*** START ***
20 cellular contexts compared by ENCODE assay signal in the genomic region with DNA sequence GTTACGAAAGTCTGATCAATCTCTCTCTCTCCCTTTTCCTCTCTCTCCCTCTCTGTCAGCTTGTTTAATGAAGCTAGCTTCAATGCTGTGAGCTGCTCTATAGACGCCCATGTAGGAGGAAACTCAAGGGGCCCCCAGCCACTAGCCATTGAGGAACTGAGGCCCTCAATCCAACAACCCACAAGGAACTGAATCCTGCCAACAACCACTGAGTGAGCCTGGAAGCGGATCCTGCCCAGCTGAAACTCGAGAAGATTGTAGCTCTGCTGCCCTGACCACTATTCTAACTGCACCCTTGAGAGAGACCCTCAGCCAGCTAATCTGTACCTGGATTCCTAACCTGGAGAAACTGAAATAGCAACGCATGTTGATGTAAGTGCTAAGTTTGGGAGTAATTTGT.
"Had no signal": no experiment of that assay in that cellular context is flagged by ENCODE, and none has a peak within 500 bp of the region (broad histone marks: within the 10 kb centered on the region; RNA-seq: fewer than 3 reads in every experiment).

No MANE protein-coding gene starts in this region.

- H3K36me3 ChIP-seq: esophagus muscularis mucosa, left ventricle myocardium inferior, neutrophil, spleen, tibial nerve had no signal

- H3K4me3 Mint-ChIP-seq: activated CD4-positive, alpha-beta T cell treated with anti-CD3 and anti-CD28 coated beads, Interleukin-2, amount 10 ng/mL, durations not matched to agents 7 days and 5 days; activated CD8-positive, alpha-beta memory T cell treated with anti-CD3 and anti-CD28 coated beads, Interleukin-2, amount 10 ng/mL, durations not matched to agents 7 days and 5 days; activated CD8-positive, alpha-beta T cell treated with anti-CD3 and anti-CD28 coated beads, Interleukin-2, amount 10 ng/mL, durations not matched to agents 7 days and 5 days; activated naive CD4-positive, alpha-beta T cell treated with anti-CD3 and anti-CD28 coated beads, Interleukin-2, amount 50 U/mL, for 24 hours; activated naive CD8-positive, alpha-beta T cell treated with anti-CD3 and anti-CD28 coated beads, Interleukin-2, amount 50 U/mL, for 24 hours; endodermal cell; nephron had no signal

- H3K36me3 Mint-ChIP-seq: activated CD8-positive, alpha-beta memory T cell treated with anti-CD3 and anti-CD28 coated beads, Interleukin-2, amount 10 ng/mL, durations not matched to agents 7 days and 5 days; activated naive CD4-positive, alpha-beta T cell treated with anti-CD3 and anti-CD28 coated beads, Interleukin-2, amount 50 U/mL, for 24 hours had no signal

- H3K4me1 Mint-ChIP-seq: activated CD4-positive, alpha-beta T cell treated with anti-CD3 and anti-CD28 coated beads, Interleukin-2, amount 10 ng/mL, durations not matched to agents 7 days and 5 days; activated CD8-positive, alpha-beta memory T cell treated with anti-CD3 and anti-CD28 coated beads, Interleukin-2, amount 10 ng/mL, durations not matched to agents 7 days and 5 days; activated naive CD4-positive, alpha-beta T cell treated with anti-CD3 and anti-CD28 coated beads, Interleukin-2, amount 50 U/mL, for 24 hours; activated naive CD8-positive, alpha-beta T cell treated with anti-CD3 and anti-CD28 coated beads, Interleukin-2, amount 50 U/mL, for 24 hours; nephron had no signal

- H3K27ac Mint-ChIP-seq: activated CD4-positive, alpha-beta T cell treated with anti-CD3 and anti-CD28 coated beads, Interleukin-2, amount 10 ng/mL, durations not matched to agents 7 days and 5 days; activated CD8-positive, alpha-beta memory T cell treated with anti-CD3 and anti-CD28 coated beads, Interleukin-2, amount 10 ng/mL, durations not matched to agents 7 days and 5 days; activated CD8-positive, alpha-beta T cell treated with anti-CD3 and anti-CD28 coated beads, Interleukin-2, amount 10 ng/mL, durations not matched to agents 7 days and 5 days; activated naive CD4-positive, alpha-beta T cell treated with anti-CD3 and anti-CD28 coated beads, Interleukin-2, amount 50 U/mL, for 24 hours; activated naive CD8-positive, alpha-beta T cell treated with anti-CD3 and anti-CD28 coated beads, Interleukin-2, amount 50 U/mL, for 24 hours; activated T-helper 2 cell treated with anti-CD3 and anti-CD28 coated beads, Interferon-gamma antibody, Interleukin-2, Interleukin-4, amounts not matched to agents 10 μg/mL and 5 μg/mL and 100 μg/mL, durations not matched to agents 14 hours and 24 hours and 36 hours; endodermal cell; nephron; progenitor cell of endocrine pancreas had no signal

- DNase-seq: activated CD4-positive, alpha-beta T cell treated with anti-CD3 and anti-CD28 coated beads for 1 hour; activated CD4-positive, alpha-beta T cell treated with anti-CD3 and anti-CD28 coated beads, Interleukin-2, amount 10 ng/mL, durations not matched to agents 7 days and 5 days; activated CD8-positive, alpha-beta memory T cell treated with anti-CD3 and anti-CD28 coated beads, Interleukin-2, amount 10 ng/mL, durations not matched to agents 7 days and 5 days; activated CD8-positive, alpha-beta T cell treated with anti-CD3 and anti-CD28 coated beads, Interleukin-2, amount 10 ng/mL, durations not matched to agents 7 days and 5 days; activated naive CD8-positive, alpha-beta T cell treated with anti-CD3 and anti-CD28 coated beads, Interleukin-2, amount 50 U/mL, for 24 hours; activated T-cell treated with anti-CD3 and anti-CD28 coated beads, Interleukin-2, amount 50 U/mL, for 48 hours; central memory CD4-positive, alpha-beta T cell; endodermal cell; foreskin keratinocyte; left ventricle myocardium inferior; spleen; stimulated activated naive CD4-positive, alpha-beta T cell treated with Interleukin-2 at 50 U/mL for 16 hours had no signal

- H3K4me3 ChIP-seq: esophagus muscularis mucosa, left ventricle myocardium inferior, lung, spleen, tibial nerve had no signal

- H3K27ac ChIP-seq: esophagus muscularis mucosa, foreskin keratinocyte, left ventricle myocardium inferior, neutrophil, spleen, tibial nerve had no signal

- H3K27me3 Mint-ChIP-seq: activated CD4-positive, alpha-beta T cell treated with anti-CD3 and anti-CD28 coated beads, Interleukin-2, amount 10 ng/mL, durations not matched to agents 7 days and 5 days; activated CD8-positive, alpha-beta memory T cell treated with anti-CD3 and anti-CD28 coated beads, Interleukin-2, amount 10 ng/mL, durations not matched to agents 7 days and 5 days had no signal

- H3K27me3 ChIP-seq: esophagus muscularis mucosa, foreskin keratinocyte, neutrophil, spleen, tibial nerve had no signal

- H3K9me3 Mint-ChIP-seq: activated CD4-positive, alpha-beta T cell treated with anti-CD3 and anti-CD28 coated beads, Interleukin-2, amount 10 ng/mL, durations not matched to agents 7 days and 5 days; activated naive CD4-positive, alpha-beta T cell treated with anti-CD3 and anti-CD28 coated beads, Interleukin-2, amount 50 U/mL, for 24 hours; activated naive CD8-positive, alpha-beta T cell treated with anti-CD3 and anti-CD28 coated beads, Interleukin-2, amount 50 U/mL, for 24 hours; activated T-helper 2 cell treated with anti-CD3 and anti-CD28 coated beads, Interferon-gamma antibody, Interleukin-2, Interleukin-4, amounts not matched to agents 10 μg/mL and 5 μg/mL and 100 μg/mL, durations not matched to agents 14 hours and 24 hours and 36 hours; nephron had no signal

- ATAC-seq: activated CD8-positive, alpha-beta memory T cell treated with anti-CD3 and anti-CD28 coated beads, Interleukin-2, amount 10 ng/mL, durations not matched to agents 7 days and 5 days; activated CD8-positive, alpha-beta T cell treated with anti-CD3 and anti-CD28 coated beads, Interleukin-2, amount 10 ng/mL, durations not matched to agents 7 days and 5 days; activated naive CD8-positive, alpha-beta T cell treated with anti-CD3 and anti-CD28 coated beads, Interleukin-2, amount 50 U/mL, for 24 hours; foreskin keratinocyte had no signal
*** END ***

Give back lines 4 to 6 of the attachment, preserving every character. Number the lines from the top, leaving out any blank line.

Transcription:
- H3K36me3 ChIP-seq: esophagus muscularis mucosa, left ventricle myocardium inferior, neutrophil, spleen, tibial nerve had no signal

- H3K4me3 Mint-ChIP-seq: activated CD4-positive, alpha-beta T cell treated with anti-CD3 and anti-CD28 coated beads, Interleukin-2, amount 10 ng/mL, durations not matched to agents 7 days and 5 days; activated CD8-positive, alpha-beta memory T cell treated with anti-CD3 and anti-CD28 coated beads, Interleukin-2, amount 10 ng/mL, durations not matched to agents 7 days and 5 days; activated CD8-positive, alpha-beta T cell treated with anti-CD3 and anti-CD28 coated beads, Interleukin-2, amount 10 ng/mL, durations not matched to agents 7 days and 5 days; activated naive CD4-positive, alpha-beta T cell treated with anti-CD3 and anti-CD28 coated beads, Interleukin-2, amount 50 U/mL, for 24 hours; activated naive CD8-positive, alpha-beta T cell treated with anti-CD3 and anti-CD28 coated beads, Interleukin-2, amount 50 U/mL, for 24 hours; endodermal cell; nephron had no signal

- H3K36me3 Mint-ChIP-seq: activated CD8-positive, alpha-beta memory T cell treated with anti-CD3 and anti-CD28 coated beads, Interleukin-2, amount 10 ng/mL, durations not matched to agents 7 days and 5 days; activated naive CD4-positive, alpha-beta T cell treated with anti-CD3 and anti-CD28 coated beads, Interleukin-2, amount 50 U/mL, for 24 hours had no signal